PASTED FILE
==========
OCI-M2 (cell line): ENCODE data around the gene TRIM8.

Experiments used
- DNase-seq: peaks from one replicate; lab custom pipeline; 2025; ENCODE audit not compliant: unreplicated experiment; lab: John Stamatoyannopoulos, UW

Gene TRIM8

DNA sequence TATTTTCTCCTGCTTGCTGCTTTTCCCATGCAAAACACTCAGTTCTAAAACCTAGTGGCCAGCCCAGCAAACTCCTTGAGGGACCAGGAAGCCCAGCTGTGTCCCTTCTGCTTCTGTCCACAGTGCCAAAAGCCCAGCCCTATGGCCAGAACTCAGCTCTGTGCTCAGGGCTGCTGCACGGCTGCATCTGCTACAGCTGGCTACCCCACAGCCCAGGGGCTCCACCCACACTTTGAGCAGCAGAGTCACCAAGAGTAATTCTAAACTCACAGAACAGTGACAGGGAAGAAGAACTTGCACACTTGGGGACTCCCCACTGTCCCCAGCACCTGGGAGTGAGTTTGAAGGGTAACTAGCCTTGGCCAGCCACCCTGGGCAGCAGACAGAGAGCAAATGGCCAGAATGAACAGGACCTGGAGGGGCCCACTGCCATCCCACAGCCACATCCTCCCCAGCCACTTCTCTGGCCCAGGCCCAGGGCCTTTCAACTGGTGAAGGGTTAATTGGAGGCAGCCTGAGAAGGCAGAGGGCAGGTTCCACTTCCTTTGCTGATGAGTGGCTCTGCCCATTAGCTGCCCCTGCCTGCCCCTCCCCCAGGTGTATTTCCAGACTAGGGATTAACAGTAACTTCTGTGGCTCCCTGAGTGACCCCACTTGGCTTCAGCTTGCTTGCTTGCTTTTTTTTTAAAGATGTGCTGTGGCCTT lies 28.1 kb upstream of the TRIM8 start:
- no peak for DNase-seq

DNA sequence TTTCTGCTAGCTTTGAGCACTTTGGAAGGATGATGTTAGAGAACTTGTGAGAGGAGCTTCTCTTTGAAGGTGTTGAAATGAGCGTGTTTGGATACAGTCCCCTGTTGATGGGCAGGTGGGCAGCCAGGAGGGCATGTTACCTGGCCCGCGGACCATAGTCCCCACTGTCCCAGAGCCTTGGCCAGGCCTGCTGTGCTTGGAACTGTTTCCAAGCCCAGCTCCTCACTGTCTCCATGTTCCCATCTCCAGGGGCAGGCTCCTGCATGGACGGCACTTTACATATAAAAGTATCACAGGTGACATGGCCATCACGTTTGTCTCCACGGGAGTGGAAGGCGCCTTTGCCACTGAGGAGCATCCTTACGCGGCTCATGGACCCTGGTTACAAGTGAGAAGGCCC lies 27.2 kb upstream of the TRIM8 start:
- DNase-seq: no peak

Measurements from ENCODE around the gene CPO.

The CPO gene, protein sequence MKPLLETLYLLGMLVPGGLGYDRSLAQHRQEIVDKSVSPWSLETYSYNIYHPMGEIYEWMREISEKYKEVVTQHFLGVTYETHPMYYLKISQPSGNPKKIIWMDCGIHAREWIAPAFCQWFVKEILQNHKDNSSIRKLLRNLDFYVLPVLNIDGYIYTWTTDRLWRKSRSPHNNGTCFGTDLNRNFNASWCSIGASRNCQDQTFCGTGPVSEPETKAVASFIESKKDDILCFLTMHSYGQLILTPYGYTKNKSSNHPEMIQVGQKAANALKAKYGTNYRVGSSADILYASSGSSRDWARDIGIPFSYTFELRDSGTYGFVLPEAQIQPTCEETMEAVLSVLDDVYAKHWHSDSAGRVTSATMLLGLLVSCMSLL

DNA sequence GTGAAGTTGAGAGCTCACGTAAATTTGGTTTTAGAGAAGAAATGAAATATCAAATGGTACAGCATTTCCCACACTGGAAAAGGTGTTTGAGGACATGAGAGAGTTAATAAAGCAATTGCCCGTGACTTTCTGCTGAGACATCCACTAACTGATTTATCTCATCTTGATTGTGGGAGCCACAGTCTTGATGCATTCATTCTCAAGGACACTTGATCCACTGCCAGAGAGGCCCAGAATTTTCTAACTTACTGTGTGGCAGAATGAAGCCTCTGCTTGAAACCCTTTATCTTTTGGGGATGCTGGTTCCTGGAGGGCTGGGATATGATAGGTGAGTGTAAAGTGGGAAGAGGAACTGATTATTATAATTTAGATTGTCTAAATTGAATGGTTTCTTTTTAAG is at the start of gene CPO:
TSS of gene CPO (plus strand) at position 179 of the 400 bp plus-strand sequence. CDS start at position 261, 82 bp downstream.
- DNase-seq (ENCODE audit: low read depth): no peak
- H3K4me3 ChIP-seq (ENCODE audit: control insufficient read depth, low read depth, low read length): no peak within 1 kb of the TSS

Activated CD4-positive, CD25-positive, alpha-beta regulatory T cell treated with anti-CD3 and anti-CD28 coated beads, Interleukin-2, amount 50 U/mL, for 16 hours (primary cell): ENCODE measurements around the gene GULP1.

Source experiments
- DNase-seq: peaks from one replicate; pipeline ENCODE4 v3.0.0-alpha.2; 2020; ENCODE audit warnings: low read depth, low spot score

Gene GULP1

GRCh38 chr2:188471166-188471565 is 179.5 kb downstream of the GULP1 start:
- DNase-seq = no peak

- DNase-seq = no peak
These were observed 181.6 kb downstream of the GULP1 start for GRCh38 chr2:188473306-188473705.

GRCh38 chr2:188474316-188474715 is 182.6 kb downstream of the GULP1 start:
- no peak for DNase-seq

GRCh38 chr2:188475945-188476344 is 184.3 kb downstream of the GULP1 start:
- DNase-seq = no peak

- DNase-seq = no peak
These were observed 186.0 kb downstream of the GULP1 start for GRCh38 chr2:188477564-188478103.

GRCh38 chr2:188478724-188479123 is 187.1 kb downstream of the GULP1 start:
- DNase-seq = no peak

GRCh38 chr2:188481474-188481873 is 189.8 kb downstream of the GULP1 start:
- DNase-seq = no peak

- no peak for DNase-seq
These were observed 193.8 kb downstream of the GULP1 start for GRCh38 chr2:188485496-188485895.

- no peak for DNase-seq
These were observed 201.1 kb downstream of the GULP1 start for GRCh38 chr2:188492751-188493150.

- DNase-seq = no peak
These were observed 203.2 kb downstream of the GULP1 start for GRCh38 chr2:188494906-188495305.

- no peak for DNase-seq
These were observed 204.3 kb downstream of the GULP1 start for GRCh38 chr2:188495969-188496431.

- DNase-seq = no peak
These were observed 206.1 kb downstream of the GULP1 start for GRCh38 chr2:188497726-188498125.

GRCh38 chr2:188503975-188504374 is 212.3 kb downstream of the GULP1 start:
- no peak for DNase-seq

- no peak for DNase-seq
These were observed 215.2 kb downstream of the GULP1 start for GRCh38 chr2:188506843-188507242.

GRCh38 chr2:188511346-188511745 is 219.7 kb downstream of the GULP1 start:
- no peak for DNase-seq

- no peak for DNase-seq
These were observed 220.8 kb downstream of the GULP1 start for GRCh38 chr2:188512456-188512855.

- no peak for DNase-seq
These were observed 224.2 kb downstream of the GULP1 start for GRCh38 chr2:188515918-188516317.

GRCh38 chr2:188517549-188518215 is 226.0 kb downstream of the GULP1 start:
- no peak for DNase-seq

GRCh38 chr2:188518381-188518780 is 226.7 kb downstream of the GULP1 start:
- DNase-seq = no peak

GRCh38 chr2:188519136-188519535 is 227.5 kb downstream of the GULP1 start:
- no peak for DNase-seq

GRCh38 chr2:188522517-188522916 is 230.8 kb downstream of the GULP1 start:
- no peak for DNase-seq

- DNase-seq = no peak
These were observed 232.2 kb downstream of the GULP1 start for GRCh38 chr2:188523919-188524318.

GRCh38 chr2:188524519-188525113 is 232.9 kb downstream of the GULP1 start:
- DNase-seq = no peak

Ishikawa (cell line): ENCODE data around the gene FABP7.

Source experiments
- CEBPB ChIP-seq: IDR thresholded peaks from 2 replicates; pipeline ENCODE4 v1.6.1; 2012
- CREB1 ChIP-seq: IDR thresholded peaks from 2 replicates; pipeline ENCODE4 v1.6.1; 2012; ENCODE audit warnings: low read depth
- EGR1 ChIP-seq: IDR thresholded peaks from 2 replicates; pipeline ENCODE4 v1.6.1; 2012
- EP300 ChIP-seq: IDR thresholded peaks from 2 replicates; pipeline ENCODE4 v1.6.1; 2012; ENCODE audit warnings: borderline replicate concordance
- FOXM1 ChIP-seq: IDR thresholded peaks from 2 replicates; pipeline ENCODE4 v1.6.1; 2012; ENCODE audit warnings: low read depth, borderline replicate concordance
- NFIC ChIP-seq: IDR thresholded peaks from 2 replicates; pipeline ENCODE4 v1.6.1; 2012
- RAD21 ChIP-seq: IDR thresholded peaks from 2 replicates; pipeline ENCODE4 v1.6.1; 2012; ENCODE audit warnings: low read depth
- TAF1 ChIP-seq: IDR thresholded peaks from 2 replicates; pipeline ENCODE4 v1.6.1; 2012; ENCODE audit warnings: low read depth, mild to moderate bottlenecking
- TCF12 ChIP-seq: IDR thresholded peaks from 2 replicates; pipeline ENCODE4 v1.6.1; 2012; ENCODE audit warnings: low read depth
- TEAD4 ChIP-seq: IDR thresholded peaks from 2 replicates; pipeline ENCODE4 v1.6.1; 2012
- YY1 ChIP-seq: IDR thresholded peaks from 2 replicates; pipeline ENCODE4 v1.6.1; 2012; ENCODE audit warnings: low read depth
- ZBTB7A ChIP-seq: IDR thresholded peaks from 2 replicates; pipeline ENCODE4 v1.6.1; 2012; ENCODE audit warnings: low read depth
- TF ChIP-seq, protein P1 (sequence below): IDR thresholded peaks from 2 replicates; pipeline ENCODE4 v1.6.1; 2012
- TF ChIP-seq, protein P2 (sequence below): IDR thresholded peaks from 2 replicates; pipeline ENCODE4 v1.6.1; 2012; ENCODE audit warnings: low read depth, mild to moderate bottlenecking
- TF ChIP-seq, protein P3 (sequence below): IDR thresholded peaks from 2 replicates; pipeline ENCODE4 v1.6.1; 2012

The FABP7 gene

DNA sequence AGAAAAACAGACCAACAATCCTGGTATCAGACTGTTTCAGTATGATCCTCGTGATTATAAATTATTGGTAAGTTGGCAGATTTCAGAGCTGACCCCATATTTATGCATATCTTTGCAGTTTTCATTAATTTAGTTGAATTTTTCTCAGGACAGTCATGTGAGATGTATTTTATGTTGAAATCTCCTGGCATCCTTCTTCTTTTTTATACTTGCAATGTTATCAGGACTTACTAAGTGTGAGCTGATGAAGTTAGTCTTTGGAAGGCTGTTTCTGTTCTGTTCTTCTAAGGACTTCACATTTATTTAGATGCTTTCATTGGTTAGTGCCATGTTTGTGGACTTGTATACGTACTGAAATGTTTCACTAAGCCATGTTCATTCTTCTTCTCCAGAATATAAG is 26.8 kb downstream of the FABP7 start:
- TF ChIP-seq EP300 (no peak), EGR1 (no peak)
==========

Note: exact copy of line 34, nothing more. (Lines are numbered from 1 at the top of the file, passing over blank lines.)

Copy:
These were observed 193.8 kb downstream of the GULP1 start for GRCh38 chr2:188485496-188485895.